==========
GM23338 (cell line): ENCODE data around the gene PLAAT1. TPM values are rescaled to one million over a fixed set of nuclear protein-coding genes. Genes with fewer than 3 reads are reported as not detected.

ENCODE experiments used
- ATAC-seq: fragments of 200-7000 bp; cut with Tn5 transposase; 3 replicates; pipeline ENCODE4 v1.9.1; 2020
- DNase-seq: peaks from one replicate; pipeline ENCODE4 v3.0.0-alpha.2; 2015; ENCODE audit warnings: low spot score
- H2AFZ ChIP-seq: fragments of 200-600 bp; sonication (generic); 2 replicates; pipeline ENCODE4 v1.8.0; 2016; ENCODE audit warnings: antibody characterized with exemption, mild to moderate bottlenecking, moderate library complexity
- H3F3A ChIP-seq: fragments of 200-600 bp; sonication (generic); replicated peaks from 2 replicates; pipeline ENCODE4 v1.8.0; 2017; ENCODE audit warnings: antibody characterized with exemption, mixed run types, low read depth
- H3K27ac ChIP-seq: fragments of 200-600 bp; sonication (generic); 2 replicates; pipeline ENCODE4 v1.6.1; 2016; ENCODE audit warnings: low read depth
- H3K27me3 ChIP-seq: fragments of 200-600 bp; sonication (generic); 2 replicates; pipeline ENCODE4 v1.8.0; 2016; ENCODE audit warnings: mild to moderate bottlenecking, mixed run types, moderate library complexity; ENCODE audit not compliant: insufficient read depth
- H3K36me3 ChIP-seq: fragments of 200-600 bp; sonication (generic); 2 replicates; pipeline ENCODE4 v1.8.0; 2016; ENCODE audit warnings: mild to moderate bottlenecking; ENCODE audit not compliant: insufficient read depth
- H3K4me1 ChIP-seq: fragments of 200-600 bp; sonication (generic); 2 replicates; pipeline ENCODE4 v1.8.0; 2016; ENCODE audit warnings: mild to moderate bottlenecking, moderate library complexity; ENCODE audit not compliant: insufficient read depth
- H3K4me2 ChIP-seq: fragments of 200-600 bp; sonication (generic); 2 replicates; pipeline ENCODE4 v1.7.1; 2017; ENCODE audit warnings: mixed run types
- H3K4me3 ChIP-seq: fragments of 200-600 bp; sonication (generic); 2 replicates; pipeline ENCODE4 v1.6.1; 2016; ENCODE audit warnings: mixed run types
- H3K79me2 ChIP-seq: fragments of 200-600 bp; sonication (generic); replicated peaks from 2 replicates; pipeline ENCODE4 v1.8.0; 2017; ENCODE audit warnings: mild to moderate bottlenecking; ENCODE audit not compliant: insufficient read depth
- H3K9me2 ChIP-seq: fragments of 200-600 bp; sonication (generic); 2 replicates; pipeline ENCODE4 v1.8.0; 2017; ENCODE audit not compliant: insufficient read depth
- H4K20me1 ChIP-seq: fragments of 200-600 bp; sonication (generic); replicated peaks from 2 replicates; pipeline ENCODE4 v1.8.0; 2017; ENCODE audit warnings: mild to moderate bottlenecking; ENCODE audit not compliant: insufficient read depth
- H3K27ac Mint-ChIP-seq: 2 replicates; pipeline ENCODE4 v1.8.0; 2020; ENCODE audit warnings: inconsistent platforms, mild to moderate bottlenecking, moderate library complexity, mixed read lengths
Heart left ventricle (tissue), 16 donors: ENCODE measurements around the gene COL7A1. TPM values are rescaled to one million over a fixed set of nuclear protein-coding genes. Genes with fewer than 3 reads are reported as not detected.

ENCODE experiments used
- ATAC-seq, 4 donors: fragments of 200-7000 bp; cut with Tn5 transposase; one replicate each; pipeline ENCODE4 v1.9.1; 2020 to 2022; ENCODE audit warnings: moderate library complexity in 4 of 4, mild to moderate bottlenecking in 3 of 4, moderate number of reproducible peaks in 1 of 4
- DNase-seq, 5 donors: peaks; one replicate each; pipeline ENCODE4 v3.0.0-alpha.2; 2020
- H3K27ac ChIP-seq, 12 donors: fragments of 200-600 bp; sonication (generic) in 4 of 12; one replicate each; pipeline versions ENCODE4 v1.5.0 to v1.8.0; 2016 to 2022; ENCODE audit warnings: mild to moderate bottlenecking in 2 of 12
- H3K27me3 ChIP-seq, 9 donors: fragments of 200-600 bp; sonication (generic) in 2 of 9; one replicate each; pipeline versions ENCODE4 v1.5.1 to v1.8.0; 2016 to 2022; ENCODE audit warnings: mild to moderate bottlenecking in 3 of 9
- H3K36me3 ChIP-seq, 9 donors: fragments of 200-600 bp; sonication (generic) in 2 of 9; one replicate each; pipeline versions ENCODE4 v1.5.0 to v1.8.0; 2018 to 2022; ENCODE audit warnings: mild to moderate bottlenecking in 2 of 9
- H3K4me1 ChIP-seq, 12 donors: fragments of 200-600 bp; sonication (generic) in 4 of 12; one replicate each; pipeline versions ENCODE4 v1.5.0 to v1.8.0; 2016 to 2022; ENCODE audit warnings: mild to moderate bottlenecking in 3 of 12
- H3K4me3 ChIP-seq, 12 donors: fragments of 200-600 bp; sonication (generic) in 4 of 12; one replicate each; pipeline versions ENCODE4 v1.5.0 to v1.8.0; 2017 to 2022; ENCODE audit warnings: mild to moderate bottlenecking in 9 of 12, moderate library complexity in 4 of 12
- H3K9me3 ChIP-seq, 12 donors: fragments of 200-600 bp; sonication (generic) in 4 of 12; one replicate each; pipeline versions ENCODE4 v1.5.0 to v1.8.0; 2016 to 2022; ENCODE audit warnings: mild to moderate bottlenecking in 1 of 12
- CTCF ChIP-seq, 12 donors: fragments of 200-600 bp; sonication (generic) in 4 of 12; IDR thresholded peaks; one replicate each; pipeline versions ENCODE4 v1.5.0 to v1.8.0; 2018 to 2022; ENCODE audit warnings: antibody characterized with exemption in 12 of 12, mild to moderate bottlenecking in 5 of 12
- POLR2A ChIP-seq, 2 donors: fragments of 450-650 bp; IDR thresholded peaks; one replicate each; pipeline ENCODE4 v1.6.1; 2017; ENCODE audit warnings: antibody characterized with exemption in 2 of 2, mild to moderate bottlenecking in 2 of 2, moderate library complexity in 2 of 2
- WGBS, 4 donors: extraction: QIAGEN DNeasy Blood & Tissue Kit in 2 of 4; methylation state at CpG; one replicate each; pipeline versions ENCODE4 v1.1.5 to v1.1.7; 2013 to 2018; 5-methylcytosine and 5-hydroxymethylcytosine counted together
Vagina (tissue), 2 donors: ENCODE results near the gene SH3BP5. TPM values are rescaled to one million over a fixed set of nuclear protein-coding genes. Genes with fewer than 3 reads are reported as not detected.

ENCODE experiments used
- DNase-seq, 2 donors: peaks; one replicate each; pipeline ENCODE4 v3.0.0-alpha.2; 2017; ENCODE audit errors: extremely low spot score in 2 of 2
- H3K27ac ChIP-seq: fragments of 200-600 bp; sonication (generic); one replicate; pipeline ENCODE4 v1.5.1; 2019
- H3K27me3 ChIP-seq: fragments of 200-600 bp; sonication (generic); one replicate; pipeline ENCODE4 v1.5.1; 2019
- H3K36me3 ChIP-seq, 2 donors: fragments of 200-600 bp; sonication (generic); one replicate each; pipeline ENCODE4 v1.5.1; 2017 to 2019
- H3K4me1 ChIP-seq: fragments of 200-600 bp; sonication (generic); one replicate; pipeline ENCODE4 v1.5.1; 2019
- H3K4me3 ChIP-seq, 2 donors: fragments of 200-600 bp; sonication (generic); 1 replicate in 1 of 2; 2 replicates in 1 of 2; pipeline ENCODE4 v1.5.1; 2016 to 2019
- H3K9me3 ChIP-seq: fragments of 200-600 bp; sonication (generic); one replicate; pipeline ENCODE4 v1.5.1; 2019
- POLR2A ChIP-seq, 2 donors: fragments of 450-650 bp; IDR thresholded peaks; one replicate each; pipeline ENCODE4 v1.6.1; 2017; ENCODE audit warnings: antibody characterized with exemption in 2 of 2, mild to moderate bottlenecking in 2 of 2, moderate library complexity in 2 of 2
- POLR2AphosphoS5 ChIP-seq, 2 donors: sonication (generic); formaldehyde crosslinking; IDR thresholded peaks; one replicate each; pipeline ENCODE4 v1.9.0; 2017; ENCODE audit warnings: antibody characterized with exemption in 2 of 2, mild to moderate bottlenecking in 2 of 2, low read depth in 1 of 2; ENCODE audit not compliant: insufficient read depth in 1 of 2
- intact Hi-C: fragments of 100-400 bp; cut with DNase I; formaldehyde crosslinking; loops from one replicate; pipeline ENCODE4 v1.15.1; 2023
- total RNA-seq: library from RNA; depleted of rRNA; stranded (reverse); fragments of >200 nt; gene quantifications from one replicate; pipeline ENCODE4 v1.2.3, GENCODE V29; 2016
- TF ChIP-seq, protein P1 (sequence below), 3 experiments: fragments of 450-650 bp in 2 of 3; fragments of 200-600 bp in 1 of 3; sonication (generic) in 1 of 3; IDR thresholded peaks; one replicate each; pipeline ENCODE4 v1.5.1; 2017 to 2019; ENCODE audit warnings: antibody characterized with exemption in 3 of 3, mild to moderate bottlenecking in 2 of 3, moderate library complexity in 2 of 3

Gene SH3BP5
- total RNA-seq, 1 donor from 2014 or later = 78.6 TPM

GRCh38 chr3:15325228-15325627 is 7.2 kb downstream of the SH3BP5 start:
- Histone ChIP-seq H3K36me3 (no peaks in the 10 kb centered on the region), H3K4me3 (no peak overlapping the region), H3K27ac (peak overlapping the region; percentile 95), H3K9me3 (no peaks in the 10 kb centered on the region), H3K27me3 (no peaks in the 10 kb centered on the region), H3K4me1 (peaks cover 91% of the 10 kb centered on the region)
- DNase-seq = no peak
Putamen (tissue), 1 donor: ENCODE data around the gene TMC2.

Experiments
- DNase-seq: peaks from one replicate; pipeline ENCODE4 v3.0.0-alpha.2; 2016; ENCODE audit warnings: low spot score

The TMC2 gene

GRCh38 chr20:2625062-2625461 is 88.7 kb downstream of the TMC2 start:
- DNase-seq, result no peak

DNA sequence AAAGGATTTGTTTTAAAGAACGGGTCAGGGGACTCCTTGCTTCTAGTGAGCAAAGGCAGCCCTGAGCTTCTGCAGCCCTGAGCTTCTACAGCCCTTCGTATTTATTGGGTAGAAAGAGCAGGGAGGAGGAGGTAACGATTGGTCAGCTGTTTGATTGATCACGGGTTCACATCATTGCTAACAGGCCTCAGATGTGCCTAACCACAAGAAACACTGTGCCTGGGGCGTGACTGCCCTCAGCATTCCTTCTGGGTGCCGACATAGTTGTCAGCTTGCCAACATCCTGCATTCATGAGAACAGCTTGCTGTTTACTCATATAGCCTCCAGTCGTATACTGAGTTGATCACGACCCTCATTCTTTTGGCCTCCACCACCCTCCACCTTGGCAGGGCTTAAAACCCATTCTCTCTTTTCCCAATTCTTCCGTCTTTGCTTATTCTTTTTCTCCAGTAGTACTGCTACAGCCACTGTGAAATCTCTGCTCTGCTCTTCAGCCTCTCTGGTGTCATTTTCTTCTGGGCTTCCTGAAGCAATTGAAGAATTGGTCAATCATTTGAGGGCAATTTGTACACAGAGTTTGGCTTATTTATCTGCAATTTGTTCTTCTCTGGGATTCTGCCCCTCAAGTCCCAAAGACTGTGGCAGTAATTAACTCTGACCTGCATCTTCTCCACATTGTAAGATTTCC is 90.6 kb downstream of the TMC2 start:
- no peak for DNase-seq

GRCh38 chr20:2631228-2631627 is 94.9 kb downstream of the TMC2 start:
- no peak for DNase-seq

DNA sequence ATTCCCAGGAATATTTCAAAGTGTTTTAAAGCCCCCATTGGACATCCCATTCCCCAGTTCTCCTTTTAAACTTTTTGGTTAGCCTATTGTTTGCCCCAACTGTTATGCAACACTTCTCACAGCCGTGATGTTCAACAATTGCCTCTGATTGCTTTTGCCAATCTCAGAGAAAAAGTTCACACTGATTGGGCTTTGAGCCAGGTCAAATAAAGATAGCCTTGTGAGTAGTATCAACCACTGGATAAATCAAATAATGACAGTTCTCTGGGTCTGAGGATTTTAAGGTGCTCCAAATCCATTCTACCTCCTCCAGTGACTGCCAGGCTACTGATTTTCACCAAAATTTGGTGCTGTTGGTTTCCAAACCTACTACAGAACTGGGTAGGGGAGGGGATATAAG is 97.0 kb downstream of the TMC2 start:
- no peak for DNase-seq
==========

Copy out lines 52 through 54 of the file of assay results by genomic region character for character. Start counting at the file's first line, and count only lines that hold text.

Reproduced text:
The TMC2 gene

GRCh38 chr20:2625062-2625461 is 88.7 kb downstream of the TMC2 start:
- DNase-seq, result no peak